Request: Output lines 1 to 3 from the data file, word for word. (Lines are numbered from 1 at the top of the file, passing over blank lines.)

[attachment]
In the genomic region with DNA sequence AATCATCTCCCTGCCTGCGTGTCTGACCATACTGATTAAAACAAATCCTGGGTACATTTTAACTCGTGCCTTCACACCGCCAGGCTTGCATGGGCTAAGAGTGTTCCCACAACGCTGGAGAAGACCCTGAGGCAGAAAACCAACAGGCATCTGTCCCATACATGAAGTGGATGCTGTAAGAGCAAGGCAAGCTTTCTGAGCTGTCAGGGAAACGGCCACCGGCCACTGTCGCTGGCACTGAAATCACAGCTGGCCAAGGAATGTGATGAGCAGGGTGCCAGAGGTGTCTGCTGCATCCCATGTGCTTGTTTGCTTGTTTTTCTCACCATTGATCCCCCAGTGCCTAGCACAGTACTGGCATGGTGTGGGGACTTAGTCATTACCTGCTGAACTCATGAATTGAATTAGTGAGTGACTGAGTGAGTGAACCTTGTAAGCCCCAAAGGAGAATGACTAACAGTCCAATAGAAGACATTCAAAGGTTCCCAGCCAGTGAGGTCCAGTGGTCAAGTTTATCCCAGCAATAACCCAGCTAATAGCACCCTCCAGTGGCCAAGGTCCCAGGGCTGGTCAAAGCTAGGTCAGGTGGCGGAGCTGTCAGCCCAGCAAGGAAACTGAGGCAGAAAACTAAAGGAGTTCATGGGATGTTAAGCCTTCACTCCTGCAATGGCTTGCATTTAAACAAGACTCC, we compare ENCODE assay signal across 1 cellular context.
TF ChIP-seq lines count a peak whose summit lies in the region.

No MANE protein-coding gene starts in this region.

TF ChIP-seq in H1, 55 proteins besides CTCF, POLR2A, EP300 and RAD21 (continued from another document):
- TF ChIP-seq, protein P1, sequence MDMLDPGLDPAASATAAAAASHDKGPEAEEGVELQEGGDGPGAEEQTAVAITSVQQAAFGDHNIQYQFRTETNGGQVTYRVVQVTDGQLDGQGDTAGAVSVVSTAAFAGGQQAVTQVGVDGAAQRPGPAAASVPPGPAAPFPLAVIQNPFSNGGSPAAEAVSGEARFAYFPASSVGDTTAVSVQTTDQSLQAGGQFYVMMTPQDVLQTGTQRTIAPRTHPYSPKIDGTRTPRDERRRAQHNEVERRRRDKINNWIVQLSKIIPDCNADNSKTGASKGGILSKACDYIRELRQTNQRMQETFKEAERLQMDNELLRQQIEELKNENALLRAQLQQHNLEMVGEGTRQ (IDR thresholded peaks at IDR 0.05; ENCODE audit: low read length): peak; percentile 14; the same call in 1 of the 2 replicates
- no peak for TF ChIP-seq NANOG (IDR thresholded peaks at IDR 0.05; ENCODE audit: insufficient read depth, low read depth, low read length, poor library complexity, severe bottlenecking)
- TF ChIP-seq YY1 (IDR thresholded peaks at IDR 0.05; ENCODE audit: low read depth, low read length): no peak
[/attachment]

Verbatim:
In the genomic region with DNA sequence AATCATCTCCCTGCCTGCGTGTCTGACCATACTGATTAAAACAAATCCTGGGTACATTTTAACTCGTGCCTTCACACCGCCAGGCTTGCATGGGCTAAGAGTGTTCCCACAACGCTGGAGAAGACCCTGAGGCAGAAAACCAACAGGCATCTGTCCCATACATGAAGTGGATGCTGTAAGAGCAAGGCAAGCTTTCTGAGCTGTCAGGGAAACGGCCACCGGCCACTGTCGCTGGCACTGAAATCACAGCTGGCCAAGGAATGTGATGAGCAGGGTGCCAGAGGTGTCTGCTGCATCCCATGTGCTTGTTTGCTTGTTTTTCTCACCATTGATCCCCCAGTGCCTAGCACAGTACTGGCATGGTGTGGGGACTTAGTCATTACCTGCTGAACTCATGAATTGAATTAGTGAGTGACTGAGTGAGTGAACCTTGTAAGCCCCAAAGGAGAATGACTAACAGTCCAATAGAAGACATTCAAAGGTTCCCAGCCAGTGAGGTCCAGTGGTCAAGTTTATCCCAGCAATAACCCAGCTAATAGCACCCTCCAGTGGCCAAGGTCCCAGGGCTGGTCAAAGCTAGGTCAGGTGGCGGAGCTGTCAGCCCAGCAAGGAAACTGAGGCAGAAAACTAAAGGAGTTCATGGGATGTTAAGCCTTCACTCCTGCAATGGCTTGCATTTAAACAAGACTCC, we compare ENCODE assay signal across 1 cellular context.
TF ChIP-seq lines count a peak whose summit lies in the region.

No MANE protein-coding gene starts in this region.